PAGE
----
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The impact of ionized outflows from z ∼ 2.5 quasars is not through instantaneous in situ quenching: the evidence from ALMA and VLT/SINFONI

Scholtz, J and Harrison, C M and Rosario, D J and Alexander, D M and Knudsen, K K and Stanley, F and Chen, Chian-Chou and Kakkad, D and Mainieri, V and Mullaney, J (2021) 'The impact of ionized outflows from z ∼ 2.5 quasars is not through instantaneous in situ quenching: the evidence from ALMA and VLT/SINFONI.', Monthly Notices of the Royal Astronomical Society, 505 (4). pp. 5469-5487.


We present high-resolution (∼2.4 kpc) ALMA band 7 observations (rest-frame λ ∼ 250 μm) of three powerful z ∼ 2.5 quasars (Lbol = 1047.3–1047.5 erg s−1). These targets have previously been reported as showing evidence for suppressed star formation based on cavities in the narrow H α emission at the location of outflows traced with [O III] emission. Here, we combine the ALMA observations with a re-analysis of the VLT/SINFONI data to map the rest-frame far-infrared emission, H α emission, and [O III] emission. In all targets, we observe high velocity [O III] gas (i.e. W80 ∼ 1000–2000 km s−1) across the whole galaxy. We do not identify any H α emission that is free from contamination from AGN-related processes; however, based on SED analyses, we show that the ALMA data contain a significant dust-obscured star formation component in two out of the three systems. This dust emission is found to be extended over ≈1.5–5.5 kpc in the nuclear regions, overlaps with the previously reported H α cavities and is co-spatial with the peak in surface brightness of the [O III] outflows. In summary, within the resolution and sensitivity limits of the data, we do not see any evidence for a instantaneous shut down of in situ star formation caused directly by the outflows. However, similar to the conclusions of previous studies and based on our measured star formation rates, we do not rule out that the global host galaxy star formation could be suppressed on longer time-scales by the cumulative effect of quasar episodes during the growth of these massive black holes.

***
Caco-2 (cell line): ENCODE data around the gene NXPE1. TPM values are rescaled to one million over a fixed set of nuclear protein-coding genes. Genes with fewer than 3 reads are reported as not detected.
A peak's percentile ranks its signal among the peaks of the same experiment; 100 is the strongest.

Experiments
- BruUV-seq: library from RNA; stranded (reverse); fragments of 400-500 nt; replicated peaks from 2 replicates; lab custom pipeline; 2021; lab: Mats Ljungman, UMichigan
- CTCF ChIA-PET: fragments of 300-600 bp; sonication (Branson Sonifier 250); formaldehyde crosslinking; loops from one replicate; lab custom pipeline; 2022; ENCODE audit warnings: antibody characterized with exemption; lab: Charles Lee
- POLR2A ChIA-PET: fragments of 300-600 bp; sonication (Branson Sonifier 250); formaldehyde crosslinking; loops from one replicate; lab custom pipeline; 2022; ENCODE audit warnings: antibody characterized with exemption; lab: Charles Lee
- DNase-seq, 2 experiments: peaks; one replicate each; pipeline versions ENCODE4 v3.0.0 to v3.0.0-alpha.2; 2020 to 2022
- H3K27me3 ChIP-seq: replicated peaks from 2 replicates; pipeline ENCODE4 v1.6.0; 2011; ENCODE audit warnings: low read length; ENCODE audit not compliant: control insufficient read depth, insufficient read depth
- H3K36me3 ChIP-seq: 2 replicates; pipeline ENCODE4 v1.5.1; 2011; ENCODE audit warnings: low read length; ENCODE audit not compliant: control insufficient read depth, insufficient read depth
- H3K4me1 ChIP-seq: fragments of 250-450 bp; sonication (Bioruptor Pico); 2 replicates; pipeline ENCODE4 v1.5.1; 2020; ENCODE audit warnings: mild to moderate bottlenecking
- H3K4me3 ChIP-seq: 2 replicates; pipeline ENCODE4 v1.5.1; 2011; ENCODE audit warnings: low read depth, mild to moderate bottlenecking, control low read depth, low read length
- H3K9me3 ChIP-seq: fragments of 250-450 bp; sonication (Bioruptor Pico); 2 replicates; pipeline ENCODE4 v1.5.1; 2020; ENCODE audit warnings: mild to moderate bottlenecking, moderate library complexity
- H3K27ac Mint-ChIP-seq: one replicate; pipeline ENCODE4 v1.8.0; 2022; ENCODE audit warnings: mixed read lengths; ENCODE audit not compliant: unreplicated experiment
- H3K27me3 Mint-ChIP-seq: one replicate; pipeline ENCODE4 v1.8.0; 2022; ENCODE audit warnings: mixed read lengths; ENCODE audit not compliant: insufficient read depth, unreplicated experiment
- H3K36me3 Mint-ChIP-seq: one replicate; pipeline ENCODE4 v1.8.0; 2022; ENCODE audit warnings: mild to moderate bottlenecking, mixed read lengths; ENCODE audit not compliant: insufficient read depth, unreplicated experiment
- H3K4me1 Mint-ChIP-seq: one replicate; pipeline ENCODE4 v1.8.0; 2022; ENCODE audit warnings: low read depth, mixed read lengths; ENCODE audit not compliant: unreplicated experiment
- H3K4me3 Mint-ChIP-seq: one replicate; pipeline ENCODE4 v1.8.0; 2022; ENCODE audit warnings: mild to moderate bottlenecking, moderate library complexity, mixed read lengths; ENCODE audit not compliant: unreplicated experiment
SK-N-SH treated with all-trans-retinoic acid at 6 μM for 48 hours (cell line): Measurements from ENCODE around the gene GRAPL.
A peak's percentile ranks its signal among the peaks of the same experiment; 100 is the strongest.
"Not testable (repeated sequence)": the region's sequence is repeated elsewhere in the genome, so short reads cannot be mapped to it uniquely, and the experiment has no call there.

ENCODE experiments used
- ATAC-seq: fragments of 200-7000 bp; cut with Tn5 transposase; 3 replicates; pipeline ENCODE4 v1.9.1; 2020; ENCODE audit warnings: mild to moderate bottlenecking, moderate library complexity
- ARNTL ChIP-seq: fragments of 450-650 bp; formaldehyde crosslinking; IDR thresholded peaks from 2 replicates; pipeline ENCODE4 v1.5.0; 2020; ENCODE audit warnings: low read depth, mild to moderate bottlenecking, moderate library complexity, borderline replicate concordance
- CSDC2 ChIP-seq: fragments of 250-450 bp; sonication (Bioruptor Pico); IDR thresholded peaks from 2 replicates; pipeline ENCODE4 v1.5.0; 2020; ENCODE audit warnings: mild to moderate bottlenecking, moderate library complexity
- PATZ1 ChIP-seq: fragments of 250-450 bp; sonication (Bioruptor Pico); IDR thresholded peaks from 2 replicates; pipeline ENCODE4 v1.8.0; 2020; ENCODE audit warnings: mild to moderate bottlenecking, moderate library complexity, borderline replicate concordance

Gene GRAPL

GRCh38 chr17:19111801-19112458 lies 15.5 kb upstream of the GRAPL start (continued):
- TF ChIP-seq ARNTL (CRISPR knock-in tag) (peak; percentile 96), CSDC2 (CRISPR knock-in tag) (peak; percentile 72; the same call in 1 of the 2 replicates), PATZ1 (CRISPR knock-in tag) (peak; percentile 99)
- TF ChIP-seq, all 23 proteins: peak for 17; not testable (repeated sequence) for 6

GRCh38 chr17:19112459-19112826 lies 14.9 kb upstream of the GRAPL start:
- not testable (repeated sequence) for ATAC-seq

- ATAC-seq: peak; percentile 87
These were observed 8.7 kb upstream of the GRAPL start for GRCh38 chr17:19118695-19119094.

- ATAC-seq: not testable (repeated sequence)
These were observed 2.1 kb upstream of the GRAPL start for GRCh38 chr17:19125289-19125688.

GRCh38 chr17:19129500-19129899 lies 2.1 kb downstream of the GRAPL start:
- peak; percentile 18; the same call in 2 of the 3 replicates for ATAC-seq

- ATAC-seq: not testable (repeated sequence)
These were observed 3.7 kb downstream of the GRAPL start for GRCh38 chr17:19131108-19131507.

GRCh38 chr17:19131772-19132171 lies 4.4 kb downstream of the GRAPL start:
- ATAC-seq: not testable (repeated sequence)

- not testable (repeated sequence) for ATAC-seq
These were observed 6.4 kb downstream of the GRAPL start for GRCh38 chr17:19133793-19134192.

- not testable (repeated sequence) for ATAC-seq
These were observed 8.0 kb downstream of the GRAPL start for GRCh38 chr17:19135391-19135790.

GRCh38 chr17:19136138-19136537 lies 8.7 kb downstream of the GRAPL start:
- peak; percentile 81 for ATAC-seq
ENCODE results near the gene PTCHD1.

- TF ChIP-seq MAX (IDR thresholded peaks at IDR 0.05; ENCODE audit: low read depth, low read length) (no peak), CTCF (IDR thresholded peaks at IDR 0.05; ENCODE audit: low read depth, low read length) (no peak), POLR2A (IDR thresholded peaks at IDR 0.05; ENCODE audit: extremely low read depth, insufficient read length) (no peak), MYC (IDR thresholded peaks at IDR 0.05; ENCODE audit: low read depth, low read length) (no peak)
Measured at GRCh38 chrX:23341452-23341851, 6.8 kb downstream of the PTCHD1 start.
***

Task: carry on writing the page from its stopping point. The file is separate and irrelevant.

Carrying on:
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Publisher statement:This article has been accepted for publication in Monthly notices of the Royal Astronomical Society. ©: 2021 The Author(s). Published by Oxford University Press on behalf of the Royal Astronomical Society. All rights reserved.
Date accepted:26 May 2021
Date deposited:16 November 2021
Date of first online publication:09 June 2021
Date first made open access:16 November 2021

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